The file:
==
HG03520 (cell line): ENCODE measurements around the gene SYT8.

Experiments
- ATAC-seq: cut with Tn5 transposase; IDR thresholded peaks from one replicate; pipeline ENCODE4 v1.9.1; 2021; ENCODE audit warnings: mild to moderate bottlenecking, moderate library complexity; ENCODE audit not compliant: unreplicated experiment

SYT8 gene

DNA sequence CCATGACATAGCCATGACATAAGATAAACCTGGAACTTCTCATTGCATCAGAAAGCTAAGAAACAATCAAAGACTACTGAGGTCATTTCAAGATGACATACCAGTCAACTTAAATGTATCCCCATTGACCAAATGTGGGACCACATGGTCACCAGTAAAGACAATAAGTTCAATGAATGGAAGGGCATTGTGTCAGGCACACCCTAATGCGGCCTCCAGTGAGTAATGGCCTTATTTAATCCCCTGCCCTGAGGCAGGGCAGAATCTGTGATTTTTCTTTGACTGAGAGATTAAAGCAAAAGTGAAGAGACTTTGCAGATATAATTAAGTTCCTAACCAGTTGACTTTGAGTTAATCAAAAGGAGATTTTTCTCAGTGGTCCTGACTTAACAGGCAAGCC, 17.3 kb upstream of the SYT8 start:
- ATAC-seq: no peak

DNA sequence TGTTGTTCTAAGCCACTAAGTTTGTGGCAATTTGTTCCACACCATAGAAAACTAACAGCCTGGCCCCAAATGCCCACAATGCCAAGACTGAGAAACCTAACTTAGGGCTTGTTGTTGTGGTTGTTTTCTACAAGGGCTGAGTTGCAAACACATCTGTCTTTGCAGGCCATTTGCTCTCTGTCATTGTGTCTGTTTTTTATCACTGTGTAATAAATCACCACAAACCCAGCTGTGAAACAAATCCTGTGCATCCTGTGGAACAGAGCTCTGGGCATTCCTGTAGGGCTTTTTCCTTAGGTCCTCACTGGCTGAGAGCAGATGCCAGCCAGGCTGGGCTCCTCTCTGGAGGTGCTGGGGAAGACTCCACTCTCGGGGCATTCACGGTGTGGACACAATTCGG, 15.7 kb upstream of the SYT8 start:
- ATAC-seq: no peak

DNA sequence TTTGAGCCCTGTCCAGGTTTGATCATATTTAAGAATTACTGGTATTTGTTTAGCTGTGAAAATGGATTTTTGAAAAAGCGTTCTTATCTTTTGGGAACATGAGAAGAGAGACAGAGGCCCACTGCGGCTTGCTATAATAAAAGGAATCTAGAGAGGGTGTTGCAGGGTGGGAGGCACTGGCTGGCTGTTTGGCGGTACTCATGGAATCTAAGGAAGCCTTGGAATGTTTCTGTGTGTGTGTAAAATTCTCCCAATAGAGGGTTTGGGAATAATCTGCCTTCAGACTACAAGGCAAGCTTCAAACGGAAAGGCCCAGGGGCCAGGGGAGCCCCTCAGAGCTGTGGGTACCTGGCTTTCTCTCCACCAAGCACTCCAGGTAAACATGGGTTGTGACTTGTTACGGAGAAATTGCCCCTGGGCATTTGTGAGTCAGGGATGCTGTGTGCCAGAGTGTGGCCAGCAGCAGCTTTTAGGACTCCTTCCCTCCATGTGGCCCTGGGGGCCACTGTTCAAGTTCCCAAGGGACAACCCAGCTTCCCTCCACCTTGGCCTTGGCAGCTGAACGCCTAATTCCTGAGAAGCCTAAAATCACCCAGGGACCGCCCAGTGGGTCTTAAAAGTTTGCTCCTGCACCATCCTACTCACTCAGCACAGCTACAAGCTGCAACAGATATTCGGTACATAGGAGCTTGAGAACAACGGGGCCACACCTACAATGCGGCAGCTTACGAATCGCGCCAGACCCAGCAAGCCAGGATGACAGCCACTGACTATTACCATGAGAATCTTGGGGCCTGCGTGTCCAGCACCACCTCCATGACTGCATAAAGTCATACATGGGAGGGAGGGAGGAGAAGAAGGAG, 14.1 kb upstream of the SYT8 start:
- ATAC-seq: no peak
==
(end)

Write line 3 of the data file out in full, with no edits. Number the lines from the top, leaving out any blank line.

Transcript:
- ATAC-seq: cut with Tn5 transposase; IDR thresholded peaks from one replicate; pipeline ENCODE4 v1.9.1; 2021; ENCODE audit warnings: mild to moderate bottlenecking, moderate library complexity; ENCODE audit not compliant: unreplicated experiment